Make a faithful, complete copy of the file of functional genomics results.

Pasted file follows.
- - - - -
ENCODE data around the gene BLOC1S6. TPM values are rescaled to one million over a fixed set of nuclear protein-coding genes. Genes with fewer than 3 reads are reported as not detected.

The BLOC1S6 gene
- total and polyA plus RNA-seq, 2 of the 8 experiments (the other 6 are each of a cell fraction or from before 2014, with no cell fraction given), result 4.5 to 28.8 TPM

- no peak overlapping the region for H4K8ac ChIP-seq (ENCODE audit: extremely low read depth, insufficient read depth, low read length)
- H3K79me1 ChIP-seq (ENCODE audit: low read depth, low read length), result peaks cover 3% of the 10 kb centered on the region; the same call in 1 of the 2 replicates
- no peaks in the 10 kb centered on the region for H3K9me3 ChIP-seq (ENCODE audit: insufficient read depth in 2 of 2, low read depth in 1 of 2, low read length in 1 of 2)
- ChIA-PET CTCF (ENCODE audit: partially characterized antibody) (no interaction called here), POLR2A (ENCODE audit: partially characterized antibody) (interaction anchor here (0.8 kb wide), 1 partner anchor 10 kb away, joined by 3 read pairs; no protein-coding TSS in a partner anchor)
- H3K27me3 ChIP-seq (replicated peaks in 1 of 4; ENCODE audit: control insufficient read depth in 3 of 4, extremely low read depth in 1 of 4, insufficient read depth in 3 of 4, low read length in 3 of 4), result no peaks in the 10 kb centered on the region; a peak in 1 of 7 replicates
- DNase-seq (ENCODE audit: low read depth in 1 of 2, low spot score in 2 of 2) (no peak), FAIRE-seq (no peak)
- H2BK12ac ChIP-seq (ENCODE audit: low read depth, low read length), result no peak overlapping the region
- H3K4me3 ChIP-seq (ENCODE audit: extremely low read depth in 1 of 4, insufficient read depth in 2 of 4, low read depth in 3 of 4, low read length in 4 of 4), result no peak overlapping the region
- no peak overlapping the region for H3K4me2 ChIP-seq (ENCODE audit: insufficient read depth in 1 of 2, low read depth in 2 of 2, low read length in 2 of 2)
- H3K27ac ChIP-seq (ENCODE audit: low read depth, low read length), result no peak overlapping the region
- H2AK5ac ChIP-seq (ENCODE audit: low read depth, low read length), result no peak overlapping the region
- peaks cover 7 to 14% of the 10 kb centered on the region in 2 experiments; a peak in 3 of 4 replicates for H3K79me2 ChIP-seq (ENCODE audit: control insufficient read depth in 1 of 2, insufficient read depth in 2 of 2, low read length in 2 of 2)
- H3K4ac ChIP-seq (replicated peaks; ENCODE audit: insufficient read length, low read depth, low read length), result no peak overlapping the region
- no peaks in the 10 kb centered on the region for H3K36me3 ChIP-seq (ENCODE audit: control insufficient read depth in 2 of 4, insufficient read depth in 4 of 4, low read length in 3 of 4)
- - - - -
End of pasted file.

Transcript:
ENCODE data around the gene BLOC1S6. TPM values are rescaled to one million over a fixed set of nuclear protein-coding genes. Genes with fewer than 3 reads are reported as not detected.

The BLOC1S6 gene
- total and polyA plus RNA-seq, 2 of the 8 experiments (the other 6 are each of a cell fraction or from before 2014, with no cell fraction given), result 4.5 to 28.8 TPM

- no peak overlapping the region for H4K8ac ChIP-seq (ENCODE audit: extremely low read depth, insufficient read depth, low read length)
- H3K79me1 ChIP-seq (ENCODE audit: low read depth, low read length), result peaks cover 3% of the 10 kb centered on the region; the same call in 1 of the 2 replicates
- no peaks in the 10 kb centered on the region for H3K9me3 ChIP-seq (ENCODE audit: insufficient read depth in 2 of 2, low read depth in 1 of 2, low read length in 1 of 2)
- ChIA-PET CTCF (ENCODE audit: partially characterized antibody) (no interaction called here), POLR2A (ENCODE audit: partially characterized antibody) (interaction anchor here (0.8 kb wide), 1 partner anchor 10 kb away, joined by 3 read pairs; no protein-coding TSS in a partner anchor)
- H3K27me3 ChIP-seq (replicated peaks in 1 of 4; ENCODE audit: control insufficient read depth in 3 of 4, extremely low read depth in 1 of 4, insufficient read depth in 3 of 4, low read length in 3 of 4), result no peaks in the 10 kb centered on the region; a peak in 1 of 7 replicates
- DNase-seq (ENCODE audit: low read depth in 1 of 2, low spot score in 2 of 2) (no peak), FAIRE-seq (no peak)
- H2BK12ac ChIP-seq (ENCODE audit: low read depth, low read length), result no peak overlapping the region
- H3K4me3 ChIP-seq (ENCODE audit: extremely low read depth in 1 of 4, insufficient read depth in 2 of 4, low read depth in 3 of 4, low read length in 4 of 4), result no peak overlapping the region
- no peak overlapping the region for H3K4me2 ChIP-seq (ENCODE audit: insufficient read depth in 1 of 2, low read depth in 2 of 2, low read length in 2 of 2)
- H3K27ac ChIP-seq (ENCODE audit: low read depth, low read length), result no peak overlapping the region
- H2AK5ac ChIP-seq (ENCODE audit: low read depth, low read length), result no peak overlapping the region
- peaks cover 7 to 14% of the 10 kb centered on the region in 2 experiments; a peak in 3 of 4 replicates for H3K79me2 ChIP-seq (ENCODE audit: control insufficient read depth in 1 of 2, insufficient read depth in 2 of 2, low read length in 2 of 2)
- H3K4ac ChIP-seq (replicated peaks; ENCODE audit: insufficient read length, low read depth, low read length), result no peak overlapping the region
- no peaks in the 10 kb centered on the region for H3K36me3 ChIP-seq (ENCODE audit: control insufficient read depth in 2 of 4, insufficient read depth in 4 of 4, low read length in 3 of 4)